October 01, 2009

The Olympics: Chicago or Rio in 2016?

After the American Century

Tomorrow, in Copenhagen, the International Olympic Committee will decide where the 2016 Olympics will be held. I gather that the odds makers think Tokyo has little chance of getting it and Madrid only slightly better prospects. Apparently the real battle is between Brazil and the United States, or Rio and Chicago.

I would be happy to see the games held in either nation. As an American, I certainly can see Chicago as a good choice. I spent considerable time there in 2003, and was impressed by the city's continued growth and resilience. On the other hand, I have to admit that it seems unfair that no Olympics have ever been held anywhere in South America - though they were once in Mexico, which is Latin America but still part of North America.

There is another argument for Brazil that goes like this. The 2012 summer games are going to be held in London. Is it a good thing to have the games in the United States right after they are in Britain? Shouldn't they be moving around to different cultural and linguistic zones?

What does not come out in the all too brief news stories I have seen, is any detail about the actual facilities these nations are prepared to build or already have on hand. This is not only about the sporting facilities, but also the airports, security systems, hotels, roads, and public transport. Then there is the question of the safety of these cities. Where is the rate of robbery and petty crime high and low? Tokyo might have the edge on that particular issue, for example. Unfortunately, the public does not get a detailed explanation of why a particular city was chosen. London beat Paris last time, in 2005, but it was hard to see why.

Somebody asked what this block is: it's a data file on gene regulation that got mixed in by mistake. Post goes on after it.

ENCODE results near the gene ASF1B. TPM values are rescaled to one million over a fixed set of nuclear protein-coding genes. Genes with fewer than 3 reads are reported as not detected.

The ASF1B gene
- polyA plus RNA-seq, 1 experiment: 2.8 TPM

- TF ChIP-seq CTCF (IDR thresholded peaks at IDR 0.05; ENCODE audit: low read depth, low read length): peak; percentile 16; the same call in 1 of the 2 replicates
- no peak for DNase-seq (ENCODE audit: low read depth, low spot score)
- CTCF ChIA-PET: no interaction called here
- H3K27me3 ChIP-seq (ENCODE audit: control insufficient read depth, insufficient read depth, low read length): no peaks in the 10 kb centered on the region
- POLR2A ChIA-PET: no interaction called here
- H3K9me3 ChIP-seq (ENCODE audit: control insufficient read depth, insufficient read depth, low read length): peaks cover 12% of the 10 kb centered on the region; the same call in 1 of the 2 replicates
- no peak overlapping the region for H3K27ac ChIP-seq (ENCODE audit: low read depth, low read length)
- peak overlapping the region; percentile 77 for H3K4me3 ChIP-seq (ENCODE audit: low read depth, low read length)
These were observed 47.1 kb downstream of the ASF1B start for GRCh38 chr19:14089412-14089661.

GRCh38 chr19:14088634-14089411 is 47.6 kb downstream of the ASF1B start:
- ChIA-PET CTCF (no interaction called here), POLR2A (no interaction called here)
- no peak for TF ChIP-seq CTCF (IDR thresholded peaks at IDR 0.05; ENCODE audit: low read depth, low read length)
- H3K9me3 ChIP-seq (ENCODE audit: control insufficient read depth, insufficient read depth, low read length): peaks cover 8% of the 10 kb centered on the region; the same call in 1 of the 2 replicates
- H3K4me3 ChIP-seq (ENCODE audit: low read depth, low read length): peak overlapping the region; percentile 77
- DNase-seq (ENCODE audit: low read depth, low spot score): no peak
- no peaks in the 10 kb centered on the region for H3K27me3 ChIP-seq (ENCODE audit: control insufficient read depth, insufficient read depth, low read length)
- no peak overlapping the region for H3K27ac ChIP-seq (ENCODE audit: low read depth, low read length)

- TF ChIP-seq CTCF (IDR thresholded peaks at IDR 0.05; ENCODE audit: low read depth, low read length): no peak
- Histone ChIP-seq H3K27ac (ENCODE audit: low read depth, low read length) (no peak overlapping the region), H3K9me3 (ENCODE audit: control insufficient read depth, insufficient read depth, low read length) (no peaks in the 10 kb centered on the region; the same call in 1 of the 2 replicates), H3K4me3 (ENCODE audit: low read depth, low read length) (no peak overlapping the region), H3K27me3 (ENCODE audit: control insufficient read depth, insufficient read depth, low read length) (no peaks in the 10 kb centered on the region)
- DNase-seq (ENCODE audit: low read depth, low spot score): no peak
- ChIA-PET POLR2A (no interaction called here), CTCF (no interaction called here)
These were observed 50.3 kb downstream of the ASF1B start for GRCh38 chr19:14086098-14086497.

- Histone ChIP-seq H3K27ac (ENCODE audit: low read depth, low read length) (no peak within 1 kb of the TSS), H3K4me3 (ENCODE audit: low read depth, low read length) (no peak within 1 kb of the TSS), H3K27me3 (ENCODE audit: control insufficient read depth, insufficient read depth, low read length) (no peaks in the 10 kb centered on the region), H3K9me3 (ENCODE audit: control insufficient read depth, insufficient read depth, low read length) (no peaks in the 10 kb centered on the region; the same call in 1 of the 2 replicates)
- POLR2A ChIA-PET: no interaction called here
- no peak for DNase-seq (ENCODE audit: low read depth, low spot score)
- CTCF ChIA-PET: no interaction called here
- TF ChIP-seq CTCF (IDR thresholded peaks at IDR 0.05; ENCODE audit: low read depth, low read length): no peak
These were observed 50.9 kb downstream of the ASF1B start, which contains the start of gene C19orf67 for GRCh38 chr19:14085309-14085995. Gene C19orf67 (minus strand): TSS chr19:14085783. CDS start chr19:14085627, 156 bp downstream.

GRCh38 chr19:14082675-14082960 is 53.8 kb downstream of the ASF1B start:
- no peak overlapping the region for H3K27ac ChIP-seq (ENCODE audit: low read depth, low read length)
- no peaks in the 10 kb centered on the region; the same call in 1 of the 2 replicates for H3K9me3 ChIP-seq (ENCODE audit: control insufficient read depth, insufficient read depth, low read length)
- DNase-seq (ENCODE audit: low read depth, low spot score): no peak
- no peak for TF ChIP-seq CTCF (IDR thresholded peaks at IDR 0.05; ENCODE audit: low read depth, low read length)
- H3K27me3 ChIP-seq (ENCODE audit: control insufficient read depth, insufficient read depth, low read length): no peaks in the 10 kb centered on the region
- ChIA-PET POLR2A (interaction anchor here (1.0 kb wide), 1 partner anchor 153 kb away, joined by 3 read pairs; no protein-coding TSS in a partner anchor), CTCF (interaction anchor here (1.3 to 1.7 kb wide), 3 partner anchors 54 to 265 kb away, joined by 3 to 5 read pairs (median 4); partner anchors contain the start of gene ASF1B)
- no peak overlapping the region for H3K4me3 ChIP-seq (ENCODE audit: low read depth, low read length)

We will soon know the result, and of course it could be any one of the four applicants. I have a sneaking suspicion that President Obama would not be coming personally to represent his home town if he did not think there was an excellent chance of success. But then, the President of Brazil came too.